Since I am by far the most experienced user of V, I have therefore also first-hand experience with all the different ways in which *all* implementations of V so far (v.py, v.pl, v.sh & vtools) fail in practice as soon as applied to any production code base with all its complex changes and significantly large sets of vpatches. To keep this short, I'll point out1 just the total deal breakers for me2: the reliance on Koch's gpg, the imposition of arbitrary restrictions due to limitations of various underlying tools imported but not truly adapted to purpose3, combined for maximum damage with a non-existent, utterly and even at times worse than useless approach to "error reporting" that would be better described as "error non-reporting with a dash of retroactive error discovery"4.
None of the above problems have anything to do with the V paradigm itself, of course. They are all simply the problems of the v.py, v.pl and v.sh & vtools implementations and moreover, to be found exactly at the very places where these implementations depart from the V principles. So the cut is clear enough: there's nothing to salvage from the v.py, v.pl and v.sh & vtools. Sure, they have the excuse of being "just drafts", fine. That excuse tends to wear thin after these many years but sure, they are all first drafts at best and as such to be entirely discarded, indeed, so this is exactly what I'm doing, too: I'm discarding them all and I state it here publicly as I owe it to anyone who might read otherwise my equally public previous use of them - they are fine as first drafts and *nothing* more, definitely *not fine* for production use of any sort.
Moving on, I'll implement V for production use as well, with everything adapted to purpose, from cryptography to diff-ing, pressing and everything in between. There's neither need nor any bit of desire to rely on anything that is neither fit for purpose nor adaptable to it and that includes python, perl, gnupg modules of any sort, gpg etc.
Mainly for the benefit of anyone considering using any of these first-draft implementations. Use at your own future inconvenience and for your own future loss. ↩
If you really need more, go ahead and ask me in the comments section. ↩
Such as "can't revert a file" - note that this restriction is simply due to the limitations of the underlying diff that works with file-level hashes, nothing else, despite all the pretense that there is any higher-level reason why such limitation is even desirable. If you really mean that this is a feature and not a bug, go ahead and argue it in the comments but do make sure your argument includes the reason why reverting a function or procedure is at the same time somehow different and perfectly ok. I'll also add that if you really think that one should just know from memory, at vpatch 80 when they remove a function from a file that the result is in fact reverting that file to its version from vpatch 55 then good luck to you, enjoy the toy v implementations and more power to you. ↩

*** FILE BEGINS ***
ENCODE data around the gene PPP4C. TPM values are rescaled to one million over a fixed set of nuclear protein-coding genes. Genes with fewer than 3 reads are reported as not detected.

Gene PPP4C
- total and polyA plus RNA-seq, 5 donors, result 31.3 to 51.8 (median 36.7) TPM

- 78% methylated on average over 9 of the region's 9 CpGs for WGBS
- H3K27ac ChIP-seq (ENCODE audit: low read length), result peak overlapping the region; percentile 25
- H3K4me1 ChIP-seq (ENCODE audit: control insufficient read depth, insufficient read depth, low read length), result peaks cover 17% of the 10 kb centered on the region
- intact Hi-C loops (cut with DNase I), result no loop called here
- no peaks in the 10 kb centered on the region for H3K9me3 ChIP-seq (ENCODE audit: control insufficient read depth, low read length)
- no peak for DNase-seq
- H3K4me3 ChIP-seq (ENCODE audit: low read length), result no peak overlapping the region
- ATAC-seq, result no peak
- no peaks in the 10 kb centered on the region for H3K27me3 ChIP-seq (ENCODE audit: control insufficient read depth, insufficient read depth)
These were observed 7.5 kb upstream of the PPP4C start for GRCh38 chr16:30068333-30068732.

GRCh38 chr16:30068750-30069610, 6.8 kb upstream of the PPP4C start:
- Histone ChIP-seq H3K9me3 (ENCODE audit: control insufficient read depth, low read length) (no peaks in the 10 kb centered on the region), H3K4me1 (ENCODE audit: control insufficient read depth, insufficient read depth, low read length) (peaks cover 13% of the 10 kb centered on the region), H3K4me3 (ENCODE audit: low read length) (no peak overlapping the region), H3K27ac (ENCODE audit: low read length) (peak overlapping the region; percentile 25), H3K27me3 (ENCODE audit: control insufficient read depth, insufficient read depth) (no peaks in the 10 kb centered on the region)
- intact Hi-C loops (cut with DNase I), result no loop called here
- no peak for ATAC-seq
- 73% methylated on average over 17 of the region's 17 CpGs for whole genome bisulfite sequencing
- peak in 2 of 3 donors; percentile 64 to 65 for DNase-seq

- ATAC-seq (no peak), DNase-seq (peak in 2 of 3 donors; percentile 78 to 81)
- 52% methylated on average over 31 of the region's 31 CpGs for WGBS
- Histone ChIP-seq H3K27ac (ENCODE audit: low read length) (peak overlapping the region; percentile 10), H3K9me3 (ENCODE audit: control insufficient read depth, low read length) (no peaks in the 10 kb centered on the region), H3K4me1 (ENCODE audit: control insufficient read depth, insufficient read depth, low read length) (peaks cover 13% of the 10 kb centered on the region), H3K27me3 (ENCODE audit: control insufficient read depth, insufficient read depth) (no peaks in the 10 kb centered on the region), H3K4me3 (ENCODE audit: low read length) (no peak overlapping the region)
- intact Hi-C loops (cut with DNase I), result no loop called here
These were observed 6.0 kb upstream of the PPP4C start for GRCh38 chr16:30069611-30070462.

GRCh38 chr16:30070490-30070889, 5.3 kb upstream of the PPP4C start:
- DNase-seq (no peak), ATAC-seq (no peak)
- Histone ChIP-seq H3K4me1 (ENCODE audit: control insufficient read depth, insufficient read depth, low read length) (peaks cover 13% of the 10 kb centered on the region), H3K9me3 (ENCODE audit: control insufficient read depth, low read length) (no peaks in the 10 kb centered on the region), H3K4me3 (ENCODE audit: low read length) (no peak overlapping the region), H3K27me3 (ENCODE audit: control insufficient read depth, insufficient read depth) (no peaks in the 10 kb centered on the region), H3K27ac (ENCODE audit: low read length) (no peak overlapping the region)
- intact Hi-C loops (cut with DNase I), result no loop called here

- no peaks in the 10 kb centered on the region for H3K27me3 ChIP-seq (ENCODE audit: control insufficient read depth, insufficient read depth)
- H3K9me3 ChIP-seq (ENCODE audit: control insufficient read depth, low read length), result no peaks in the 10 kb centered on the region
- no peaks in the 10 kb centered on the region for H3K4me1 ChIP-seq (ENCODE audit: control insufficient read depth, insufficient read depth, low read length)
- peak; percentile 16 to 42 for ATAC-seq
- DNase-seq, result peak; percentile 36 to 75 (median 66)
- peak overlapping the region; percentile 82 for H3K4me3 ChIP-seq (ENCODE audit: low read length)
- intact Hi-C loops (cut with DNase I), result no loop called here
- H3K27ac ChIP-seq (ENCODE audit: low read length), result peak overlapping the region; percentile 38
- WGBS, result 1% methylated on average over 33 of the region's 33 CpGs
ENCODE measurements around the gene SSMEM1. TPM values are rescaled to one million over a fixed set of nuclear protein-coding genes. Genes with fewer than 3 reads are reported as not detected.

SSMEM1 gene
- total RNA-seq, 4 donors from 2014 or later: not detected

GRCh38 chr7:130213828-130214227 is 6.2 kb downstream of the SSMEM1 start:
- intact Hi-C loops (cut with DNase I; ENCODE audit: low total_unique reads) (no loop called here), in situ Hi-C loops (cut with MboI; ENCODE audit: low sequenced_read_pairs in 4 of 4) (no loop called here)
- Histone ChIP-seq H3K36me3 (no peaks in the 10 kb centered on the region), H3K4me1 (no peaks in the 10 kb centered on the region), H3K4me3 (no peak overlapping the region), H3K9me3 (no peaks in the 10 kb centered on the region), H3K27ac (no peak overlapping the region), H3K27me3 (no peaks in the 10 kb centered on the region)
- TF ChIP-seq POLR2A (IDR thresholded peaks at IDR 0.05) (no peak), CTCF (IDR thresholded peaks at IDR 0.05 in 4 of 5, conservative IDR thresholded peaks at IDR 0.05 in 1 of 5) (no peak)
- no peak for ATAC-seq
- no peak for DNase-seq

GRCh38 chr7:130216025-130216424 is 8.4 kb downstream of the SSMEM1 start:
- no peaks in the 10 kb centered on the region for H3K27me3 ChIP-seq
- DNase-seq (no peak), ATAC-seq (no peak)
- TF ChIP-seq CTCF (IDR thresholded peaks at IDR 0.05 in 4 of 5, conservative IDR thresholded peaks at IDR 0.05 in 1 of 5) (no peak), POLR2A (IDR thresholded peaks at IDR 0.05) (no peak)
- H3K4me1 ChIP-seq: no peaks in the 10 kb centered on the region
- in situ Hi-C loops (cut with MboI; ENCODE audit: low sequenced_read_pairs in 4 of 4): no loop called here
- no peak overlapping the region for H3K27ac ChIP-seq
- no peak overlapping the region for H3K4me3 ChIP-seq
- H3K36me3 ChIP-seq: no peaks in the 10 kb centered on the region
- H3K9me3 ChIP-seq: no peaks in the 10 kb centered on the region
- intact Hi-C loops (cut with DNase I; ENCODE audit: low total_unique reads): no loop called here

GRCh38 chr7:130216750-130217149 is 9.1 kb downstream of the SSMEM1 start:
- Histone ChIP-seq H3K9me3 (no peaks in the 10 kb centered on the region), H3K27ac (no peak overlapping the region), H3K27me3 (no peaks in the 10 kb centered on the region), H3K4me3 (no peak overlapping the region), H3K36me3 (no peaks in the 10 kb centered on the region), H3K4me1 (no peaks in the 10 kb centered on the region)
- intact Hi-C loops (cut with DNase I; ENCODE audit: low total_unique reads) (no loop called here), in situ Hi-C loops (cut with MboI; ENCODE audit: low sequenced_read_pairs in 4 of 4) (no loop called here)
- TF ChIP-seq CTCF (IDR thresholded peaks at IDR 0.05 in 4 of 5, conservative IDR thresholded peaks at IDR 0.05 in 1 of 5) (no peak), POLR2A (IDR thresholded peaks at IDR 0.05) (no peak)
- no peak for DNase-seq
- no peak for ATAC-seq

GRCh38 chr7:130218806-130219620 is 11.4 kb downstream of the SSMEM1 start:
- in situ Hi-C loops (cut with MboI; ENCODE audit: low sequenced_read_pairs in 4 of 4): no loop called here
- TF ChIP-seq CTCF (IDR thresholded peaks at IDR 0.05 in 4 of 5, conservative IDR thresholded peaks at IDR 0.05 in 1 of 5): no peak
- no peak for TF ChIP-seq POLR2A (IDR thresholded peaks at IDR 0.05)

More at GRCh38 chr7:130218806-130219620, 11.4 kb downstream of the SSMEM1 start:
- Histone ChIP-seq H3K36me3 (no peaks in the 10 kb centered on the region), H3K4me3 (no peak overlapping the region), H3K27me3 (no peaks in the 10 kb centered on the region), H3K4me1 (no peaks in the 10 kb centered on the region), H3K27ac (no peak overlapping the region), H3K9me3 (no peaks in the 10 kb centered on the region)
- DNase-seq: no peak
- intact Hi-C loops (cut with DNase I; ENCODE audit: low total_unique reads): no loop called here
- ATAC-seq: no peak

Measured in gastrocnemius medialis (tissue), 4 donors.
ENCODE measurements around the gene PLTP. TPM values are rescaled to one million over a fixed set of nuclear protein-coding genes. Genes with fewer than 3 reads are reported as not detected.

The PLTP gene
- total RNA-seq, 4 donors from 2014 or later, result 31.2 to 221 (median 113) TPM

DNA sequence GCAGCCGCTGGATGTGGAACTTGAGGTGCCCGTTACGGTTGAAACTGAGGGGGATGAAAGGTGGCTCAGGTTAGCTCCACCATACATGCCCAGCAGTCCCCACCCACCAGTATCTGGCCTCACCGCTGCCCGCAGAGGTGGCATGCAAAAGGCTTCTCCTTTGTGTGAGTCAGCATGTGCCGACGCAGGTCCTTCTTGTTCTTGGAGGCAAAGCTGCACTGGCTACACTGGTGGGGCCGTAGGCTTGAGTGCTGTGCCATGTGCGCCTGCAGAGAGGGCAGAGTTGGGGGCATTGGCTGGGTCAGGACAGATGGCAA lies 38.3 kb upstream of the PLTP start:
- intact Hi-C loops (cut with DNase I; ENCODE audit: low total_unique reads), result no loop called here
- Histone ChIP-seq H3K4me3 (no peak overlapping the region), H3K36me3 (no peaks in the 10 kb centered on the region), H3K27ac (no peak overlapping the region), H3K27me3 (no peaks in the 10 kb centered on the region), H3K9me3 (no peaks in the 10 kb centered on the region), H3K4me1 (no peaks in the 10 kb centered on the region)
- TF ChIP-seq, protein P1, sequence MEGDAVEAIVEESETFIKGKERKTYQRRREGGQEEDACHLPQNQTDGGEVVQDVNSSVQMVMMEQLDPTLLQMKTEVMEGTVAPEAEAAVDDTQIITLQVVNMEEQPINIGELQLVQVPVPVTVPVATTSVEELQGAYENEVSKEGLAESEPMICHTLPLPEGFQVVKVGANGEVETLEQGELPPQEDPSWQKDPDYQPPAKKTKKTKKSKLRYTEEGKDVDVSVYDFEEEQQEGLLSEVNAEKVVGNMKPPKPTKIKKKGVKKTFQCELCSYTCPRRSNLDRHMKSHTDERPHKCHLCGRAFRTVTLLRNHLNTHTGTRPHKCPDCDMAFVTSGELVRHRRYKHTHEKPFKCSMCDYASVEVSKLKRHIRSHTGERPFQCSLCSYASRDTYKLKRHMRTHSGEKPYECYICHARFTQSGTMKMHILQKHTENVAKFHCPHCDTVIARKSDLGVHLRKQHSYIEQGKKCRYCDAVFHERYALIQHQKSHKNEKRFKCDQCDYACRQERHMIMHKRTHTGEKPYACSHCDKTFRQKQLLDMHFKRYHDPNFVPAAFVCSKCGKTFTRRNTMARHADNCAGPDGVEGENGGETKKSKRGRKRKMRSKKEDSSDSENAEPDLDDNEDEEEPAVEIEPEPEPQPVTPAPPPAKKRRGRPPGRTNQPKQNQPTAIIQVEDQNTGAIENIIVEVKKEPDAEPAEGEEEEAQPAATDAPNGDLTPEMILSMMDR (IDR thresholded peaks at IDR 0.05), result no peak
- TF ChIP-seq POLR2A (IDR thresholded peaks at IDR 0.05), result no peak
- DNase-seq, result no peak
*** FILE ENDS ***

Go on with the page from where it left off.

What this means in practice is that you are left to hunt manually for the actual source of the problem and at times this hunt is even potentially extending all the way into the past - you might find out at vpatch 90 that the V-error was introduced... somewhere before, in any of the previous vpatches, aren't you happy to go and search for it in all the tree? For example, v.py will just spit "Cyclic graph" at you and you are welcome to hunt for the 2 vpatches involved and then for the 2 (or more!) files (hashes) involved and so on. V.sh and vtools will construct the vtree correctly by looking at the vpatches as whole units but then will fail at press time because the press still looks at files individually. ↩
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Adding to the above, from fresh (if basic) testing: while the freshly made smg-diff handles a 2.2G input file without any trouble (and yes, it produces a patch that can just as well be in the same range of size or even larger), vtools' wrapper of my keccak implementation crashes on the same 2.2G input file with "range check failed" exception raised in keccak_c.adb, line 24.
A quick look at the issue in vtools reveals that the wrapper does a direct conversion of the *full input length* of a file from size_t type to Natural type. On a 64-bits machine, size_t is 64 bits indeed but GNAT insists on using 32 bits for Natural (and Integer), so it's no wonder that sort of conversion crashes.
Capu' te doare.
Din categoria "macar asa stii ca-l ai!"
As I notice now that some of the relevant trackbacks didn't quite make it to this article, I'll add them manually to make it easier to follow the trail:
1. For a more detailed discussion of the trouble uncovered here and why it was such a deal breaker, see The State of the (f)Art.
2. For the implementation promised here and fully working just 3 months later, see from It's Called VaMP on.
1 makes for a helpful link indeed for the new (or forgetful old) traveler, and likewise 2 for bridging the otherwise diverging V and VaMP categories, thanks.
Glad to hear it's of use. There's a good point you make on the diverging V and VaMP categories and it hits on that old trouble with ~"pre-assigned fixed categories are not really working" but I don't yet have a fully fleshed out solution for even starting the exploration on better indexing and category assignment and so it's yet another one of those still waiting patiently for its time to come.
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